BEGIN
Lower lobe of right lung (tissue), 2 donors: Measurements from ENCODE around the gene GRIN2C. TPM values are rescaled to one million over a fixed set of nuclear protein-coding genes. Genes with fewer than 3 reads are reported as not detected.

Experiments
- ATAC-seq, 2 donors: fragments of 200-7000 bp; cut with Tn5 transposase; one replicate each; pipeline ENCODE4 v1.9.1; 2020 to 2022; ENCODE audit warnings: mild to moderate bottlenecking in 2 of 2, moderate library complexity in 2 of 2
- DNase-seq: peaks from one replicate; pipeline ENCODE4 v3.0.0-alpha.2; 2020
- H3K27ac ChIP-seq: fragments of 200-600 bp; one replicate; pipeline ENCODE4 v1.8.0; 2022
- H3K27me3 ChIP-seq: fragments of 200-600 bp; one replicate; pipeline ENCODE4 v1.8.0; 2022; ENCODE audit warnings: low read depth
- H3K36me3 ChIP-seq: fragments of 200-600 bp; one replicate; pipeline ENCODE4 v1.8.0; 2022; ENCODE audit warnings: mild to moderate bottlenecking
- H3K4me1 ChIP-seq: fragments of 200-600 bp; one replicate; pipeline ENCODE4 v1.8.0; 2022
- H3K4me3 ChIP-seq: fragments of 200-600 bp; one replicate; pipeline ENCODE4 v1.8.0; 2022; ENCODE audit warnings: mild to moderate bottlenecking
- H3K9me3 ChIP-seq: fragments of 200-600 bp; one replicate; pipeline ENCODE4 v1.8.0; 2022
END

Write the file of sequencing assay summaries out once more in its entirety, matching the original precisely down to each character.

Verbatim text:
Lower lobe of right lung (tissue), 2 donors: Measurements from ENCODE around the gene GRIN2C. TPM values are rescaled to one million over a fixed set of nuclear protein-coding genes. Genes with fewer than 3 reads are reported as not detected.

Experiments
- ATAC-seq, 2 donors: fragments of 200-7000 bp; cut with Tn5 transposase; one replicate each; pipeline ENCODE4 v1.9.1; 2020 to 2022; ENCODE audit warnings: mild to moderate bottlenecking in 2 of 2, moderate library complexity in 2 of 2
- DNase-seq: peaks from one replicate; pipeline ENCODE4 v3.0.0-alpha.2; 2020
- H3K27ac ChIP-seq: fragments of 200-600 bp; one replicate; pipeline ENCODE4 v1.8.0; 2022
- H3K27me3 ChIP-seq: fragments of 200-600 bp; one replicate; pipeline ENCODE4 v1.8.0; 2022; ENCODE audit warnings: low read depth
- H3K36me3 ChIP-seq: fragments of 200-600 bp; one replicate; pipeline ENCODE4 v1.8.0; 2022; ENCODE audit warnings: mild to moderate bottlenecking
- H3K4me1 ChIP-seq: fragments of 200-600 bp; one replicate; pipeline ENCODE4 v1.8.0; 2022
- H3K4me3 ChIP-seq: fragments of 200-600 bp; one replicate; pipeline ENCODE4 v1.8.0; 2022; ENCODE audit warnings: mild to moderate bottlenecking
- H3K9me3 ChIP-seq: fragments of 200-600 bp; one replicate; pipeline ENCODE4 v1.8.0; 2022